Jean Toomer was born Nathan Toomer in Washington D.C. in 1894. His father was a planter and his mother was the daughter of the first US governor of African-American descent. Like his parents he was fair-skinned and lived both as white and black. When he was one year old, his father abandoned him and his mother and they had to live with her tyrannical father who made him change his name to Eugene Pinchback (he later shortened the first name to Jean). Though they lived in a white neighbourhood, Toomer attended an all-black school. When his mother remarried in 1906, they moved to La Rochelle, New York, where Toomer attended an all-white school. After his mother’s death three year later, he returned to Washington D.C. where he again attended an all-black school. After graduating in 1914, he vowed to lived as neither white or black but as an American.
He subsequently studied agriculture, physical education, psychology, and literature at various colleges but never took a degree. However, he was educating himself and read widely, including the imagist poets. However, it was the almost unknown Waldo Frank who introduced him to various literary circles. He started writing short stories and poetry but then gave it up for a while to study Eastern philosophy. After working for two months in Georgia and living as an African-American he became more aware of racial issues and this led to his major novel, Cane, often credited with being one of the founding works of the The Harlem Renaissance.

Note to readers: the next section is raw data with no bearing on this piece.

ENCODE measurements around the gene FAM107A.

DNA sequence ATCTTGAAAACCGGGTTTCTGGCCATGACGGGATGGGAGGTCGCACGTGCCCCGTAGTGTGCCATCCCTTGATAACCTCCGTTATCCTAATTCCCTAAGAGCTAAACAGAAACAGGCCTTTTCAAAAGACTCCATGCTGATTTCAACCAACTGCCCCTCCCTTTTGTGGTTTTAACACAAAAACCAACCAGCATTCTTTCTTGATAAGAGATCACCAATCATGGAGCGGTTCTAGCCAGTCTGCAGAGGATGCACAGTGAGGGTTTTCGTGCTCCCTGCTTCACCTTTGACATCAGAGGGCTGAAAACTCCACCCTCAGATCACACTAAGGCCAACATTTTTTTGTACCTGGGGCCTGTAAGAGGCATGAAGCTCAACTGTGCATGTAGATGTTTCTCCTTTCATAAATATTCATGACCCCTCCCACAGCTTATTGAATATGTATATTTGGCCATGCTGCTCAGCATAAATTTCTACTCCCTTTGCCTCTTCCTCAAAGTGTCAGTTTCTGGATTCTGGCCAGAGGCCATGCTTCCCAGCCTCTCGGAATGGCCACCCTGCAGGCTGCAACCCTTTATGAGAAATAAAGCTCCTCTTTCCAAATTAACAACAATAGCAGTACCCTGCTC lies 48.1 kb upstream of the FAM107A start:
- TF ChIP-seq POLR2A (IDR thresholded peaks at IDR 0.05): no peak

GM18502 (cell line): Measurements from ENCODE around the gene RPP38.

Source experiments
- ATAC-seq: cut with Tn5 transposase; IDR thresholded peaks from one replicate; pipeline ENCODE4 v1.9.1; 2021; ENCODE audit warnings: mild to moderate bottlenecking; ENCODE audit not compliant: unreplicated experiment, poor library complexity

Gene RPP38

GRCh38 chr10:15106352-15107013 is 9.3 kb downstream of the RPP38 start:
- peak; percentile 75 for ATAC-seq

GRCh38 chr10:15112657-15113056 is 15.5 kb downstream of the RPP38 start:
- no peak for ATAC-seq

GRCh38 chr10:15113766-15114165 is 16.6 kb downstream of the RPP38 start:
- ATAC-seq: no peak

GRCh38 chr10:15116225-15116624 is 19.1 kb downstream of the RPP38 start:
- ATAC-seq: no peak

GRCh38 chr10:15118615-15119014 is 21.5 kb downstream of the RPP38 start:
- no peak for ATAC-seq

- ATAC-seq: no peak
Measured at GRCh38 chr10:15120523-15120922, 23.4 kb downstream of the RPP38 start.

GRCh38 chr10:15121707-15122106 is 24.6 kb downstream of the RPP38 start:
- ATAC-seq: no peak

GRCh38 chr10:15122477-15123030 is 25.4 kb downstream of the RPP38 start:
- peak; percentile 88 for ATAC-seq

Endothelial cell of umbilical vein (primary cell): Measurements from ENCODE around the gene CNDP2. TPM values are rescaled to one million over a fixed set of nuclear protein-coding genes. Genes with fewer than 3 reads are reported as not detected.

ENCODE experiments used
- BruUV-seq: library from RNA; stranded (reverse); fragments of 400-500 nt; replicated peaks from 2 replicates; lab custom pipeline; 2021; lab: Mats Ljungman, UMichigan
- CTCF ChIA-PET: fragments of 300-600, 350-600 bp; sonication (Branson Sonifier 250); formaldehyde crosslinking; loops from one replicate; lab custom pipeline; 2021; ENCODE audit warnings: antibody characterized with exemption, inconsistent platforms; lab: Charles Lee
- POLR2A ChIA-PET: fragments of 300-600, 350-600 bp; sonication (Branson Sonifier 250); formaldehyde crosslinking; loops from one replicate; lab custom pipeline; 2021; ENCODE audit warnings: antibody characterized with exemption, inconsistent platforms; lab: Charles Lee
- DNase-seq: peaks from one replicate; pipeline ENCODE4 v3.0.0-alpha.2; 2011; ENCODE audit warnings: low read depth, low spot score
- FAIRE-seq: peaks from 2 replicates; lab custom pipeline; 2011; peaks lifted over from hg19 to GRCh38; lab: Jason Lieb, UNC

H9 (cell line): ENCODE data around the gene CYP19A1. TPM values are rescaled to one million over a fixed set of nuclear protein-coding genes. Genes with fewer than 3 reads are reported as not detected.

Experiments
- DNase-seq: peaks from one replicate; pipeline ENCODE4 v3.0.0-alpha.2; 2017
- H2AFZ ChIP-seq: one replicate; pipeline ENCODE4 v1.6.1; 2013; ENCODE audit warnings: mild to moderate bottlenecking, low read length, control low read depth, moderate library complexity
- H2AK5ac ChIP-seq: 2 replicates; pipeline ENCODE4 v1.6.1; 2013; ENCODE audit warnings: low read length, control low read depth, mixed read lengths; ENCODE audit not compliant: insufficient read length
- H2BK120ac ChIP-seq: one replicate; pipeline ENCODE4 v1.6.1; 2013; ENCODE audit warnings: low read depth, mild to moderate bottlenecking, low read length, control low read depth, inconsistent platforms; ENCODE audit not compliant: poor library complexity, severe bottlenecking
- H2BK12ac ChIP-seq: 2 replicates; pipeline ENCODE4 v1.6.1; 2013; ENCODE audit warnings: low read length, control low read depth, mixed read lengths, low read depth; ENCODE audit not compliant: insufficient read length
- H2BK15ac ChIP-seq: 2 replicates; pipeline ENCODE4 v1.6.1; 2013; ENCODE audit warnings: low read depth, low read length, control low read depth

It was at this time that he came under the influence of the philosopher Gurdjieff, attending his institute in France. In 1931, while holding a workshop (the Cottage Experiment) in Wisconsin he met the author Margery Latimer whom he later married. They lived in an artists’ colony in Carmel, California but Latimer died in 1932 giving birth to their daughter. In 1934 he married the daughter of a Wall Street banker, Marjorie Content, to whom he remained married till his death. After distancing himself from Gurdjieff in 1935, he became a Quaker. However, he still believed in the essential tenets of Gurdjieff’s teachings and tried to reconcile the two. During all this time he continued writing. However, though he continued to write poetry, his writing turned more to works of philosophy and essays. In the 1950s he began to withdraw from public life and this withdrawal was increased when he suffered ill health, particularly arthritis. He was ill for a long time, finally dying in 1967. He is now remembered almost exclusively for his novel, Cane.
Books about Jean Toomer
Brian Benson: Jean Toomer
Rudolph P. Byrd: Jean Toomer’s Years with Gurdjieff
Cynthia Kerman & Richard Eldridge: The Lives of Jean Toomer: A Hunger for Wholeness (standard biography)
Nellie Y. McKay: Jean Toomer, Artist
1947 An Interpretation of Friends Worship
1949 The Flavor of Man
1980 The Wayward and the Seeking: A Collection of Writings by Jean Toomer
1980 The Collected Poems of Jean Toomer
1993 A Jean Toomer Reader: Selected Unpublished Writings
1996 Jean Toomer: Selected Essays and Literary Criticism
2003 The Uncollected Works of American Author Jean Toomer, 1894-1967
2006 The Letters of Jean Toomer, 1919-1924